Influence of Dietary Inclusion of Butyric Acids, Calcium Formate, Organic Acids and Its Salts on Rabbits Productive Performance, Carcass Traits and Meat Quality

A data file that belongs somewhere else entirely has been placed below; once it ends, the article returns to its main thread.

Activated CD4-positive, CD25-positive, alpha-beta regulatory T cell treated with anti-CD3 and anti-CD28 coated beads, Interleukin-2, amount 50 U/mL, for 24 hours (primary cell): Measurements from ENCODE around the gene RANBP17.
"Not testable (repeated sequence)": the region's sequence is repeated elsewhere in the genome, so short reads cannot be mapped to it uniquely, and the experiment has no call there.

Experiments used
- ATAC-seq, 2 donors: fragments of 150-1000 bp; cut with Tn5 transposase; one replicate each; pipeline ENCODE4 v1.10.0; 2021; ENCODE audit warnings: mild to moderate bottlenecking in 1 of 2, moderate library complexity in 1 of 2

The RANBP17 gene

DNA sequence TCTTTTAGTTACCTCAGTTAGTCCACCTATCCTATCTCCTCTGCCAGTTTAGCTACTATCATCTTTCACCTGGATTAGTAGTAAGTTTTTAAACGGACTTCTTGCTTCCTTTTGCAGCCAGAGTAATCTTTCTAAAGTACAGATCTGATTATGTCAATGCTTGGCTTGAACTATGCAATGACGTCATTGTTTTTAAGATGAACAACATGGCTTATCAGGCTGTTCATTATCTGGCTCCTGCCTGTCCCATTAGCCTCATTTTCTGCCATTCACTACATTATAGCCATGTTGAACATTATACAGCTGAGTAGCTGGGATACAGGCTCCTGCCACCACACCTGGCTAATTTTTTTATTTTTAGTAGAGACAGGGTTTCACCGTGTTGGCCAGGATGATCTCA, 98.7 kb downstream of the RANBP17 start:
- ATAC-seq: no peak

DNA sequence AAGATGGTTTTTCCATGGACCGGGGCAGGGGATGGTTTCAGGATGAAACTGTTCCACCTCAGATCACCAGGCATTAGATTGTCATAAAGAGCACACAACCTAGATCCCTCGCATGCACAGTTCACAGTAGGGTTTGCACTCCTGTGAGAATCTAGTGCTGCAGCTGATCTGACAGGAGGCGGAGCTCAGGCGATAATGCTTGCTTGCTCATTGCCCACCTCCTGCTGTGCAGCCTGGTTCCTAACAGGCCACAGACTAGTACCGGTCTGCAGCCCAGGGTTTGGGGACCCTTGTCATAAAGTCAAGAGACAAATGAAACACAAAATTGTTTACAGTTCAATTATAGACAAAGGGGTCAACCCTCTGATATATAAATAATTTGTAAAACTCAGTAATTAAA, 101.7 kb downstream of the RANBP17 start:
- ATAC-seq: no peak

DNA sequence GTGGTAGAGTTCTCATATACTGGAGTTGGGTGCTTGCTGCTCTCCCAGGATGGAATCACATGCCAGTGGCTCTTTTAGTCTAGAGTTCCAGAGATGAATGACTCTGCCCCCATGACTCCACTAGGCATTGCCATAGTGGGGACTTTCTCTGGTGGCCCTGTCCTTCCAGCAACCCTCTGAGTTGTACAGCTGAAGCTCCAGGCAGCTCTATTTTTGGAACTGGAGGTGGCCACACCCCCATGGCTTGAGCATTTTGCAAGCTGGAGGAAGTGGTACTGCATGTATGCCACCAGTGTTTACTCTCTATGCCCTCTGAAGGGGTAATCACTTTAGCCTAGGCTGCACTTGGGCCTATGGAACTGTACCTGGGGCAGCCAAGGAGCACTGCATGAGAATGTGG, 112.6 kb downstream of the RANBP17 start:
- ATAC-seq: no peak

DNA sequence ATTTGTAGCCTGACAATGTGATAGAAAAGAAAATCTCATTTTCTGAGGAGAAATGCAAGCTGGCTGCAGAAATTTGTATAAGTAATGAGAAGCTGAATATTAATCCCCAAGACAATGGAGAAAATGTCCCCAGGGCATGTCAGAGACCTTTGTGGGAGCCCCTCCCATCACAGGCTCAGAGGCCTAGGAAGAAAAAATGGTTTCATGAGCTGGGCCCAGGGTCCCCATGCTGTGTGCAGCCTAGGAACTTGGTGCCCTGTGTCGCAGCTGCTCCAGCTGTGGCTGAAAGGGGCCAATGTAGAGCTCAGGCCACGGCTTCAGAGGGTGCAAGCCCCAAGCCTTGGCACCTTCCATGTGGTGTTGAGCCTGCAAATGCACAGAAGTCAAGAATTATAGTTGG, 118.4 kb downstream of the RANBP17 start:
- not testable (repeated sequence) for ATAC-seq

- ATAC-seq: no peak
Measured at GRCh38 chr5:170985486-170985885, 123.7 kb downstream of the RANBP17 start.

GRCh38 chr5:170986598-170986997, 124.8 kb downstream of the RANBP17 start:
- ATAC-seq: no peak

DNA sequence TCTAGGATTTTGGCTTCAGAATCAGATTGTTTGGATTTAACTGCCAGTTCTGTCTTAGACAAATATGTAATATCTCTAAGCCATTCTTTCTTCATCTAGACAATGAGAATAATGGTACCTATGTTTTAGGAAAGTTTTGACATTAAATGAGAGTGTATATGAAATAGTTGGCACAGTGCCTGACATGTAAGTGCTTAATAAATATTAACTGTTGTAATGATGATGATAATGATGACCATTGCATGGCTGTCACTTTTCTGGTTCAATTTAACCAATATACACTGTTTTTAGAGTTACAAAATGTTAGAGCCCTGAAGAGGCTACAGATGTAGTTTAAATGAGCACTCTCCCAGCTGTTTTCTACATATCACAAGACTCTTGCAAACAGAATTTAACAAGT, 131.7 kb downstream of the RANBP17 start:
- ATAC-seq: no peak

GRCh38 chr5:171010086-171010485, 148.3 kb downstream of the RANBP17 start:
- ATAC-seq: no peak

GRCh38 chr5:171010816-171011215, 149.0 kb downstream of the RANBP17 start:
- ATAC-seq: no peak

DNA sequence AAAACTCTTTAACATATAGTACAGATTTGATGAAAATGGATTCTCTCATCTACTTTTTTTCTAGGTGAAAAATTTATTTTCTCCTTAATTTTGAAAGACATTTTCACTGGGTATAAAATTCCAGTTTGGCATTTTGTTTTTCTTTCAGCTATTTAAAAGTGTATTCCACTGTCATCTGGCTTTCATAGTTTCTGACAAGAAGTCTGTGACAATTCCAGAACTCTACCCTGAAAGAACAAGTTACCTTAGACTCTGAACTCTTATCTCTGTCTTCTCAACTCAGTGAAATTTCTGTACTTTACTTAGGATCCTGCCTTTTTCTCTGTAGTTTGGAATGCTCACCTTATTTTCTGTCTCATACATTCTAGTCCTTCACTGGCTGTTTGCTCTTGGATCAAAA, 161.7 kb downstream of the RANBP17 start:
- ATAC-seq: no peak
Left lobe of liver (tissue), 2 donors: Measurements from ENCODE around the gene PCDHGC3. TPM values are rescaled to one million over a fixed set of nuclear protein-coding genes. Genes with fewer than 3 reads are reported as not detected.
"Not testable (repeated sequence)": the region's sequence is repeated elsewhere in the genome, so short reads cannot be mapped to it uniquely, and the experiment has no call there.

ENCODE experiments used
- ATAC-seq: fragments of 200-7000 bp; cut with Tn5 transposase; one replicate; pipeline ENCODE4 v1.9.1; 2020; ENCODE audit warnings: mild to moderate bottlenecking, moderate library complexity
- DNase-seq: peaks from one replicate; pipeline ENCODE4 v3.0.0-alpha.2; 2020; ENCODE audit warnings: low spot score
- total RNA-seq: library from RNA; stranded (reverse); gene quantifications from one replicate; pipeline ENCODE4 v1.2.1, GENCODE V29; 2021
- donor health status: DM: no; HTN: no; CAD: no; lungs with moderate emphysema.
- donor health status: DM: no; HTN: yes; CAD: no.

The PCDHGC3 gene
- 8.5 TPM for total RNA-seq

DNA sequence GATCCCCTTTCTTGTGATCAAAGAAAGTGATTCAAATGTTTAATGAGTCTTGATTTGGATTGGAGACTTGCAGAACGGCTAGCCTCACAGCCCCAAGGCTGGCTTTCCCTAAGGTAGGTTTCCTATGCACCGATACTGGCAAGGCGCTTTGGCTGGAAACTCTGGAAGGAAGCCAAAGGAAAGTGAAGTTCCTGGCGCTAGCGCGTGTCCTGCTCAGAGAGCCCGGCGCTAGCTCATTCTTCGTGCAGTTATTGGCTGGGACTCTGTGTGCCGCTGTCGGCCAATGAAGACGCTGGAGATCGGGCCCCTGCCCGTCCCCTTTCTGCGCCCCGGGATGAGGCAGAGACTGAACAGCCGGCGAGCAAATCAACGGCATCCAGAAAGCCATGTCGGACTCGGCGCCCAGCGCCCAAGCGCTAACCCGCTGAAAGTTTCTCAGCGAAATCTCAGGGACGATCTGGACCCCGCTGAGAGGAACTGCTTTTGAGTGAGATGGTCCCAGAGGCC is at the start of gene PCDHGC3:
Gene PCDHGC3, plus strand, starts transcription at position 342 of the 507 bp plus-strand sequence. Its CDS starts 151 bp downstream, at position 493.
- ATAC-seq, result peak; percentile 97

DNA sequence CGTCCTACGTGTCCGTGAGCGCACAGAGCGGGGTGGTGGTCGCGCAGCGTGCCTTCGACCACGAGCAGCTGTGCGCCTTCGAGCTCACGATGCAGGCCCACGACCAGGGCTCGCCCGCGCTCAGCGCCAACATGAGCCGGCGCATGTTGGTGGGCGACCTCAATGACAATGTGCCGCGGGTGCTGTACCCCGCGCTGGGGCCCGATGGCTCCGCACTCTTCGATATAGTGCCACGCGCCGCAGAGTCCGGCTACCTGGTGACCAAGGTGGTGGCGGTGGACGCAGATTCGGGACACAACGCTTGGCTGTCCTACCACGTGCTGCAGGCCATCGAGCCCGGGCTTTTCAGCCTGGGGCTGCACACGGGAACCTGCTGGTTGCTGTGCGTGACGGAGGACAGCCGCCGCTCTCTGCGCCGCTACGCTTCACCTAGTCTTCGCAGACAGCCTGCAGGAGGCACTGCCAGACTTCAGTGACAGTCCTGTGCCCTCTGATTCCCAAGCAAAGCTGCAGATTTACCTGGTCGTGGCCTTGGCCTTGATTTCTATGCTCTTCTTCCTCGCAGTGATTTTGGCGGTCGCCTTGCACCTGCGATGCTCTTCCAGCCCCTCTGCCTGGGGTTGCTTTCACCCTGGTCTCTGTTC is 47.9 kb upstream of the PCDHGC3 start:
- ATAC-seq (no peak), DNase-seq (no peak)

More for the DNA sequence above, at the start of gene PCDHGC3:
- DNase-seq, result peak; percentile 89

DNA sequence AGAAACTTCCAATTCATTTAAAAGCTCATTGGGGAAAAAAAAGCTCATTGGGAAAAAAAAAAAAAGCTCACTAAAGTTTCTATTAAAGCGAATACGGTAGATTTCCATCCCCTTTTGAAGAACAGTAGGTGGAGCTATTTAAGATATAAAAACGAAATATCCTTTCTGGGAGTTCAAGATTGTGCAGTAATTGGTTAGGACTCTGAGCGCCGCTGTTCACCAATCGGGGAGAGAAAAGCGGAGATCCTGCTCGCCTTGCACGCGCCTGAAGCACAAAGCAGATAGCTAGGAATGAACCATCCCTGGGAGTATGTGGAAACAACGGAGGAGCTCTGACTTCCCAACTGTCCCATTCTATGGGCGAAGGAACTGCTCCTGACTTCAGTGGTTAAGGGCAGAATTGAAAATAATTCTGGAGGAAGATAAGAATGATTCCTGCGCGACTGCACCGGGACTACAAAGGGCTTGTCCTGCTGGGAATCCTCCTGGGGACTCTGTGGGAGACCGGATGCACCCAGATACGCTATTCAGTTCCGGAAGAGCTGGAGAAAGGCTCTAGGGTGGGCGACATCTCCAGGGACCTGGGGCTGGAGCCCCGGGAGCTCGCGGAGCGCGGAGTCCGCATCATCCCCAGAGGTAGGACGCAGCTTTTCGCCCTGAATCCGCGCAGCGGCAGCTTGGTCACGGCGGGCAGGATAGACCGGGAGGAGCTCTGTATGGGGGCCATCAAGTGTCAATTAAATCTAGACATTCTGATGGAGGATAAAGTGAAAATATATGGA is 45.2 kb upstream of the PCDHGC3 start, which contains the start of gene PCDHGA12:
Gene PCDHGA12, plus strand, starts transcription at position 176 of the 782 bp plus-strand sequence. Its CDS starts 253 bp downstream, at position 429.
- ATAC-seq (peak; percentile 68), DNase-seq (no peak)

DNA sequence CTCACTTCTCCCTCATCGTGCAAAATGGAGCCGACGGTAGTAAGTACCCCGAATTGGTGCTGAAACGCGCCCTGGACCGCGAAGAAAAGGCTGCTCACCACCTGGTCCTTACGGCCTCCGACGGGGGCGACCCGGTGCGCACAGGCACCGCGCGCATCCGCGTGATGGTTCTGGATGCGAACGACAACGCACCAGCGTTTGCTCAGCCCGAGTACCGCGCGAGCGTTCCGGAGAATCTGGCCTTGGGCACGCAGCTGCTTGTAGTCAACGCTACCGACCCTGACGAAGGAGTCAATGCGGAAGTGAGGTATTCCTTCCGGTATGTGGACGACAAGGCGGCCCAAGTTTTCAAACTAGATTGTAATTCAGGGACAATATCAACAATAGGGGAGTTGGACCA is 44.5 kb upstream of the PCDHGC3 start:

Animal nutritionists and scientists have searched for alternative measures to improve the production. One of such alternative is use of organic acids as feed additive in animal nutrition. The study was conducted to investigate the impact of butyric acids, calcium formate, organic acids, and its salts (BCOS) additives on rabbit’s productive performance, carcass traits and meat quality. The study was conducted with 14 Californian breed rabbits. The rabbits were assigned to two treatment groups (seven rabbits per each treatment group). The dietary treatments were 1) control diet, 2) diet supplemented with a mixture BCOS - 2 kg/t of feed. Growth performance characteristics (body weight, daily weight gain, daily feed intake, feed conversion ratio, mortality) were evaluated. Rabbits were slaughtered; carcass characteristics and meat quality were evaluated. Samples loin and hind leg meat were analysed to determine carcass characteristics, pH and colour measurements, cholesterol, and malonyldialdehyde (MDA) content in loin and hind leg meat. Differences between treatments were significant for body weight (1.30 vs. 1.36 kg; P<0.05), daily weight gain (16.60 vs. 17.85 g; P<0.05), and daily feed intake (78.25 vs. 80.58 g; P<0.05) for control and experimental group respectively for the entire experimental period (from 28–77 days old). No significant differences were found in feed conversion ratio and mortality. The feed additives insertion in the diets did not significantly influence the carcass yield or the proportions of the various carcass parts and organs. Differences between treatments were significant for pH value after 48h in loin (5.86 vs. 5.74; P<0.05), hind leg meat (6.62 vs. 6.65; P<0.05), more intense colour b* of loin (5.57 vs. 6.06; P<0.05), less intense colour a* (14.99 vs. 13.15; P<0.05) in hind leg meat. Cholesterol content in hind leg meat decreased by 17.67 mg/100g compared to control group (P<0.05). After storage for three months, MDA concentration decreased in loin and hind leg meat by 0.3 μmol/kg and 0.26 μmol/kg respectively compared to that of the control group (P<0.05). The results of this study suggest that BCOS could potentially be used in rabbit nutrition with consequent benefits on the rabbits’ productivity and nutritional quality of rabbit meat for consumers.